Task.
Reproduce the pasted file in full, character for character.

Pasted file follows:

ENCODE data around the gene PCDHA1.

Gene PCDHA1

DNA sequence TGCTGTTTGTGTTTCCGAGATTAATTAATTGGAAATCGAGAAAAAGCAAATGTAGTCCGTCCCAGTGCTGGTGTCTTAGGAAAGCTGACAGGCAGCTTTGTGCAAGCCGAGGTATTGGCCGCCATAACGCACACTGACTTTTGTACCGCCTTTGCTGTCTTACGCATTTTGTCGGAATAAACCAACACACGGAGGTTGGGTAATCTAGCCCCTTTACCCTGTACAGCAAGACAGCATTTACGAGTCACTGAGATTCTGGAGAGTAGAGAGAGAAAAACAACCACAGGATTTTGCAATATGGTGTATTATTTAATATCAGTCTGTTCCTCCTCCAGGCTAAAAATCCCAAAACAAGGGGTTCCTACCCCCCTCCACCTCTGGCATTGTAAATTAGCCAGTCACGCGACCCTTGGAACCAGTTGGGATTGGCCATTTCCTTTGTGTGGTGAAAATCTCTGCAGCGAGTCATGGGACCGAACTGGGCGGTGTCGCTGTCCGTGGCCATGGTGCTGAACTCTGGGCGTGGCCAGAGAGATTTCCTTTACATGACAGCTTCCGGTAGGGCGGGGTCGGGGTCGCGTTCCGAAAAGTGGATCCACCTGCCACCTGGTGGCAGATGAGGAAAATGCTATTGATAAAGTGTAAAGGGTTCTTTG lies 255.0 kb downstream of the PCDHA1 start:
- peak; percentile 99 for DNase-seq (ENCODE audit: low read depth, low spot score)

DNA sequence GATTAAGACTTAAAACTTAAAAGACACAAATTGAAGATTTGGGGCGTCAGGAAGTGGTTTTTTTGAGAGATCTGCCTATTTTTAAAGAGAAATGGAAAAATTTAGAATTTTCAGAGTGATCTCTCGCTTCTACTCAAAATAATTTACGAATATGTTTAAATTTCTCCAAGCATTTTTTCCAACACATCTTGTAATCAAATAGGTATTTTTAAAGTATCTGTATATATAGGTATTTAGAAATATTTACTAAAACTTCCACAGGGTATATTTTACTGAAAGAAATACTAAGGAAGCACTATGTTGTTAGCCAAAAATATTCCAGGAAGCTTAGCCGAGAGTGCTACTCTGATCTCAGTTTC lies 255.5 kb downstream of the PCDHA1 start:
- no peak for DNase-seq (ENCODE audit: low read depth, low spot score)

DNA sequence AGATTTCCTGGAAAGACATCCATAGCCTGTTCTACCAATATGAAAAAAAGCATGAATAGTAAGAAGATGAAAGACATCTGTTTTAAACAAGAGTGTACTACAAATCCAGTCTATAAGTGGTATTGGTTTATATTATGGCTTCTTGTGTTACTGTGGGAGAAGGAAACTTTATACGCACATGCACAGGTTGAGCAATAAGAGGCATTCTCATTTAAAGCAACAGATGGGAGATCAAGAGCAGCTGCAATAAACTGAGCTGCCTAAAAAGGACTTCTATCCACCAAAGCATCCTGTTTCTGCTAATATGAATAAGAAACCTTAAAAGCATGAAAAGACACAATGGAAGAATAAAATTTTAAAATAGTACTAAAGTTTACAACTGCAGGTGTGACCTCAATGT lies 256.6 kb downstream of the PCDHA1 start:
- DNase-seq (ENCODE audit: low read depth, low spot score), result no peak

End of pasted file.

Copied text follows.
ENCODE data around the gene PCDHA1.

Gene PCDHA1

DNA sequence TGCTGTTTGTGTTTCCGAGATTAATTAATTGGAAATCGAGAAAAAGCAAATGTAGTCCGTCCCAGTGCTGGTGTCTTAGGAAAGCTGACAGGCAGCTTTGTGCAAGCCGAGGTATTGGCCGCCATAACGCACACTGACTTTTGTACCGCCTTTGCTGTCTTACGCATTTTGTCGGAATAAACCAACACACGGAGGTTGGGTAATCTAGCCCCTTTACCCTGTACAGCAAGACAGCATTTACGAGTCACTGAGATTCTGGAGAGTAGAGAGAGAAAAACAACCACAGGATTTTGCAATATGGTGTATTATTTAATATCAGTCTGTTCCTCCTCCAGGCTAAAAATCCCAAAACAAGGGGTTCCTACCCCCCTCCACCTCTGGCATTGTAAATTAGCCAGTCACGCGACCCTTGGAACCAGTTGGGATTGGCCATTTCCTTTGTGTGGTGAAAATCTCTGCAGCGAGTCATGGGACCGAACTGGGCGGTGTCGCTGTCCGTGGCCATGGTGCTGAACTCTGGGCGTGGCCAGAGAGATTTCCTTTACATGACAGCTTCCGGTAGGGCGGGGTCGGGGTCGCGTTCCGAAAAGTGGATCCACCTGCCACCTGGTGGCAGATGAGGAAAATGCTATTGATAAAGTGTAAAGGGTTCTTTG lies 255.0 kb downstream of the PCDHA1 start:
- peak; percentile 99 for DNase-seq (ENCODE audit: low read depth, low spot score)

DNA sequence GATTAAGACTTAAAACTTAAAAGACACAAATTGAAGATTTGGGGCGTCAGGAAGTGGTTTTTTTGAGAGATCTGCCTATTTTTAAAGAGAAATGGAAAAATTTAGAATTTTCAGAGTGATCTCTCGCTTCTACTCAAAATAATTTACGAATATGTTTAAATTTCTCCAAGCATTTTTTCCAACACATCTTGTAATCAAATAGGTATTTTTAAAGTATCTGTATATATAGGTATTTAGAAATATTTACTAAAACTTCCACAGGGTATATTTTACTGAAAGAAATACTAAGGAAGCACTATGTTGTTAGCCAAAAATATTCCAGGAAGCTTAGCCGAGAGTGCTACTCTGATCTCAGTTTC lies 255.5 kb downstream of the PCDHA1 start:
- no peak for DNase-seq (ENCODE audit: low read depth, low spot score)

DNA sequence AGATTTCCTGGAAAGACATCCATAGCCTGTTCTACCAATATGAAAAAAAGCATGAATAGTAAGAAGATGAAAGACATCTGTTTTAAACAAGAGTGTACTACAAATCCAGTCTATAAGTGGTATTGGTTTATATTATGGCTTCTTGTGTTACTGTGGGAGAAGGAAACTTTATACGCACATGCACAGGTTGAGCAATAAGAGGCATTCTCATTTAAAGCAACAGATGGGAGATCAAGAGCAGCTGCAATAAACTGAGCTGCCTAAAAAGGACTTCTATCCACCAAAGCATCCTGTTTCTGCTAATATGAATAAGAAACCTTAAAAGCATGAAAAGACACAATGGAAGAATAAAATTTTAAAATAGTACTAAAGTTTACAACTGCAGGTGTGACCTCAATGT lies 256.6 kb downstream of the PCDHA1 start:
- DNase-seq (ENCODE audit: low read depth, low spot score), result no peak